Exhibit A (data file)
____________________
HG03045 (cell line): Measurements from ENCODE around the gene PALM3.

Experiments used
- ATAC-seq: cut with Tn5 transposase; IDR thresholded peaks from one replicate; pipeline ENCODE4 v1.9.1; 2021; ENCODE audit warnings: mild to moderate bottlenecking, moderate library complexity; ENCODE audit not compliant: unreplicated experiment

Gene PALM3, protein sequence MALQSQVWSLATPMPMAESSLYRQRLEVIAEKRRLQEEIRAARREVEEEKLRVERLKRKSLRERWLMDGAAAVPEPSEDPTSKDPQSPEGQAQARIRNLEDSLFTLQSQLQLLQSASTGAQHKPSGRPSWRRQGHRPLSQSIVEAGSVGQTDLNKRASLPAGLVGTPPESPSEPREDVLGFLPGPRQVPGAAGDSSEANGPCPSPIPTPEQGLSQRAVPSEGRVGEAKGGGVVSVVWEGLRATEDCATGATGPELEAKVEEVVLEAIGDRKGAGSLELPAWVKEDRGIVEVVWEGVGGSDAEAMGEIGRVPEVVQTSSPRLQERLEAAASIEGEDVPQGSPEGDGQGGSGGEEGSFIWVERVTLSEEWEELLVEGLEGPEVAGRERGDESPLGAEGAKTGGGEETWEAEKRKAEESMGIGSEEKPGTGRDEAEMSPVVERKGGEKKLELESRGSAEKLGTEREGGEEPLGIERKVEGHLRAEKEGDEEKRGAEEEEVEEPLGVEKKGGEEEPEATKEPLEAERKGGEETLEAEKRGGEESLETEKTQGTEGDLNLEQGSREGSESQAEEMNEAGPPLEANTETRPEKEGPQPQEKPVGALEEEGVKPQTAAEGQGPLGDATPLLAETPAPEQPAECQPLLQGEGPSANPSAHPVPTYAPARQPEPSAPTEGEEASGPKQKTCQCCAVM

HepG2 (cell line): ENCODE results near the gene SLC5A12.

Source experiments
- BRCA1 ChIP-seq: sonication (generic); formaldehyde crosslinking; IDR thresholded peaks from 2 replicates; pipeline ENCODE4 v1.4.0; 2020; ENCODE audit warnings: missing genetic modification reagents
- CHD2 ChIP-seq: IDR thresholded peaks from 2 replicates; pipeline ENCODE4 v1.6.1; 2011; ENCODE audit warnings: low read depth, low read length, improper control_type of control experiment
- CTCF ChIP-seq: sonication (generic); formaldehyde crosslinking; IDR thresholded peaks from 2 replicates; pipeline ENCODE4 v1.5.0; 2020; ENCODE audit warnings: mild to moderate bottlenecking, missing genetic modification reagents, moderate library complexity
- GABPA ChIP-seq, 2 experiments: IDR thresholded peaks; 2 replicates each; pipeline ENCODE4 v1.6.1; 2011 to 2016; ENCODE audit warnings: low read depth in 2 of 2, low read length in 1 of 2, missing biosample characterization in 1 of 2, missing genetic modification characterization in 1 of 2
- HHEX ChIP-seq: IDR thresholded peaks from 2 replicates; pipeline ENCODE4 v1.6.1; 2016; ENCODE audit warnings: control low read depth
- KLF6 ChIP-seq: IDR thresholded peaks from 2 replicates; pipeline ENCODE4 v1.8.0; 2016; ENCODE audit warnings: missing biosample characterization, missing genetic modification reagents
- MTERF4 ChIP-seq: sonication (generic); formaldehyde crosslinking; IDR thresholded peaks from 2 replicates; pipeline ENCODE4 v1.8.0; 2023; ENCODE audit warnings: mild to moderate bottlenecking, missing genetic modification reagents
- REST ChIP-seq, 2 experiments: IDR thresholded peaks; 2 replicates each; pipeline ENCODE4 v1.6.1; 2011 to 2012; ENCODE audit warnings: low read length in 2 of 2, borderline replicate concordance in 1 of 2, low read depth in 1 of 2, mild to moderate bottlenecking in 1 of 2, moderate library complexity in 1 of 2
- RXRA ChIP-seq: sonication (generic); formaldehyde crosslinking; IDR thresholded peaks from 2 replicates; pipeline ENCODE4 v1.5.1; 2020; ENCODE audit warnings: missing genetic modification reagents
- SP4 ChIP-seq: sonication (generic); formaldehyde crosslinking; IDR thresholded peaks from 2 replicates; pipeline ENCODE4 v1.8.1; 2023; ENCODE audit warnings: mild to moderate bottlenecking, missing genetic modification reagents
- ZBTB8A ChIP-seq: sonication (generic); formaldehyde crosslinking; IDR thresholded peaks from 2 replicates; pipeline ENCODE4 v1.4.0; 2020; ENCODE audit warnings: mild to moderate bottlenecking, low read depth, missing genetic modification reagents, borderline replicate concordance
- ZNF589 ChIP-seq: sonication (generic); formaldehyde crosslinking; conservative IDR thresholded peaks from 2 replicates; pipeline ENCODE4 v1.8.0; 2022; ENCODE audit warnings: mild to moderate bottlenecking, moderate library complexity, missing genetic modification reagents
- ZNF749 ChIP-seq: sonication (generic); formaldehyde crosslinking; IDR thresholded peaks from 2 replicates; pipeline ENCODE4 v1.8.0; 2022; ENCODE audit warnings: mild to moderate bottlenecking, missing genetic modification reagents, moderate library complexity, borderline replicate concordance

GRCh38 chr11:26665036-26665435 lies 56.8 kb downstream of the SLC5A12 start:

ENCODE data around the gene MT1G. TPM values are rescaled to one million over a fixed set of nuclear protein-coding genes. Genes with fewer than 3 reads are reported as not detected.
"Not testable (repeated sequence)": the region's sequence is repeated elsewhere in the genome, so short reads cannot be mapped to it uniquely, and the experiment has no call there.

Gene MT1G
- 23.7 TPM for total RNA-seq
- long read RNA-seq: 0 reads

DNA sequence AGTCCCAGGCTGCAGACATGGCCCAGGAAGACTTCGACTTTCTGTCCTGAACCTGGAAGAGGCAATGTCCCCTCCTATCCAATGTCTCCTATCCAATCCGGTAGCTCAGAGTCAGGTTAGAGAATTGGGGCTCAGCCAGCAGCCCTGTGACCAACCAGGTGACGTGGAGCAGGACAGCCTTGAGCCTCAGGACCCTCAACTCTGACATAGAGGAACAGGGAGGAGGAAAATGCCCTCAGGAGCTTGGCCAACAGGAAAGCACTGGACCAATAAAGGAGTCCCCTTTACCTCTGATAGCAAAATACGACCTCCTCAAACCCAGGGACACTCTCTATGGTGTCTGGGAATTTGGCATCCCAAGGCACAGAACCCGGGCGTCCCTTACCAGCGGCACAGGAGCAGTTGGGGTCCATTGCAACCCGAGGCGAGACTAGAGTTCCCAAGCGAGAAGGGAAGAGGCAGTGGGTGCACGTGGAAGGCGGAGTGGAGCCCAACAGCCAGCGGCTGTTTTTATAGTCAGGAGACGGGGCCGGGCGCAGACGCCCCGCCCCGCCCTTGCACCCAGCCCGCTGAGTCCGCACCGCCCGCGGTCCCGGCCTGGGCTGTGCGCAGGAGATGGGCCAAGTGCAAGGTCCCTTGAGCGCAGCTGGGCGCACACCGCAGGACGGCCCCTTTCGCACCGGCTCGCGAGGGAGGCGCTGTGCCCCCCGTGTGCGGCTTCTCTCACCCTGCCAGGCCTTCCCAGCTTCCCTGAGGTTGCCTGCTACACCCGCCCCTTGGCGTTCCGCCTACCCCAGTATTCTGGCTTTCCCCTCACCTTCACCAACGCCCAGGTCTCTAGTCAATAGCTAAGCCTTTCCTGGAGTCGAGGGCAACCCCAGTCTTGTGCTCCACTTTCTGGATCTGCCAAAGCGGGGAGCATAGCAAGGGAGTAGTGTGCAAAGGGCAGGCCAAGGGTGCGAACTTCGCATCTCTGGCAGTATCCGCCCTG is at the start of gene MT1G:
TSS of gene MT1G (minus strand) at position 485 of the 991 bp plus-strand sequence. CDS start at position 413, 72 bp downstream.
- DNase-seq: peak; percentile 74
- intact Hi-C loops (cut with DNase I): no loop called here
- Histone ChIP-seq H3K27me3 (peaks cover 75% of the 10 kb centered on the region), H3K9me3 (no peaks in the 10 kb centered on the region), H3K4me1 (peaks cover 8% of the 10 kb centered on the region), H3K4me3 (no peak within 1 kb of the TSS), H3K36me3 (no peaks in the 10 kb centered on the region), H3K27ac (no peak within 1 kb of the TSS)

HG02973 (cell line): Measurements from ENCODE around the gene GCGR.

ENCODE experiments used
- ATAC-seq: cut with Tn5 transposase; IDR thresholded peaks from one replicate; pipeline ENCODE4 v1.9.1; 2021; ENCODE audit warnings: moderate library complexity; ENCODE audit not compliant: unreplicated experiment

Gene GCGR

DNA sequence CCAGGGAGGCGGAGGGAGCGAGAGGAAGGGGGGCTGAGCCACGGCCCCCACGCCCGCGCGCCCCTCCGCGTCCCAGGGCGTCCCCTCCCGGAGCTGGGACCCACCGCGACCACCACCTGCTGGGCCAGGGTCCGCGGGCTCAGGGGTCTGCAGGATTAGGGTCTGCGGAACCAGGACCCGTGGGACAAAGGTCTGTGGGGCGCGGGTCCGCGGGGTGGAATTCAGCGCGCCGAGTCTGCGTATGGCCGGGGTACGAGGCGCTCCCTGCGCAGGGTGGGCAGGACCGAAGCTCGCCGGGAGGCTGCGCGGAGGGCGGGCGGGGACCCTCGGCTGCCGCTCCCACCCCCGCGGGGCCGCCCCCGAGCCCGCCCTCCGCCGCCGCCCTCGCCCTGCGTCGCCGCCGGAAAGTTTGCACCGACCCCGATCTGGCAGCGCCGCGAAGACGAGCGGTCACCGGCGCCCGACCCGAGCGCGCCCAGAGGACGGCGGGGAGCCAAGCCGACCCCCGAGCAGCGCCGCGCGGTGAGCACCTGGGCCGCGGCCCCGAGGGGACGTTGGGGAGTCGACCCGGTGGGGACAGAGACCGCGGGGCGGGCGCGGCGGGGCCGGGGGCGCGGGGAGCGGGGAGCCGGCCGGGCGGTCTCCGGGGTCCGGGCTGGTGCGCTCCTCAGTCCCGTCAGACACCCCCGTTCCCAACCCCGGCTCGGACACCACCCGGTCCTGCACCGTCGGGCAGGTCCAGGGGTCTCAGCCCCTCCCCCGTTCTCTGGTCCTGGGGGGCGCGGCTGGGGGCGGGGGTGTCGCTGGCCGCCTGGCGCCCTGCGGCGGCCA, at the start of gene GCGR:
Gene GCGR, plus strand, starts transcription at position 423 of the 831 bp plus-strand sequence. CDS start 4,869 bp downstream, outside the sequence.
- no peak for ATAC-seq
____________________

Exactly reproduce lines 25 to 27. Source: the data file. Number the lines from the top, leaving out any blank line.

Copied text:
- long read RNA-seq: 0 reads

DNA sequence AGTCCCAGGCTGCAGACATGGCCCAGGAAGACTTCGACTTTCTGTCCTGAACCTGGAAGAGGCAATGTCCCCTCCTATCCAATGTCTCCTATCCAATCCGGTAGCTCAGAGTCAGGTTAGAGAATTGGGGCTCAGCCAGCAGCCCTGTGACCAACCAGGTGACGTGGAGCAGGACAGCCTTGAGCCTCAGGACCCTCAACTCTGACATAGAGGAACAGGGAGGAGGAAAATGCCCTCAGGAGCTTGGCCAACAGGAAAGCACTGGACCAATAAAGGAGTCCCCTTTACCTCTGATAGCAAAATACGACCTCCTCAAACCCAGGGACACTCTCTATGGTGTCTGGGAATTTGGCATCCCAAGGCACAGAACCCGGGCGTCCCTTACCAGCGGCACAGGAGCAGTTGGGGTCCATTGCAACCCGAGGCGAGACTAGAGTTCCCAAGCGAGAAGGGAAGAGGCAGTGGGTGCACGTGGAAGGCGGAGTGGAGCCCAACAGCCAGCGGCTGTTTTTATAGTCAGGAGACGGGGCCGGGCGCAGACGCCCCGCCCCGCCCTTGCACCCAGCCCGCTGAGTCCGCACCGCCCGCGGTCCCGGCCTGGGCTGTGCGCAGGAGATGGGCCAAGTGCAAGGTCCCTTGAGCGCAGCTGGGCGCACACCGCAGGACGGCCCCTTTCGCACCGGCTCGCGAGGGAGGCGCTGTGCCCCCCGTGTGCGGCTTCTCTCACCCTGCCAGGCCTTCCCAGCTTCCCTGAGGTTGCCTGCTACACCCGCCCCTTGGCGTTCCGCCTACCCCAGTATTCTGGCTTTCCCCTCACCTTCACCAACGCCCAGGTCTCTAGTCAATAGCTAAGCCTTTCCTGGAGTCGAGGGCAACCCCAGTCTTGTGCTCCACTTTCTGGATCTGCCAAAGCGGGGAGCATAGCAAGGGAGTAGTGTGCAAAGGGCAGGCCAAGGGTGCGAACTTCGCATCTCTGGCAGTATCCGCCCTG is at the start of gene MT1G:
TSS of gene MT1G (minus strand) at position 485 of the 991 bp plus-strand sequence. CDS start at position 413, 72 bp downstream.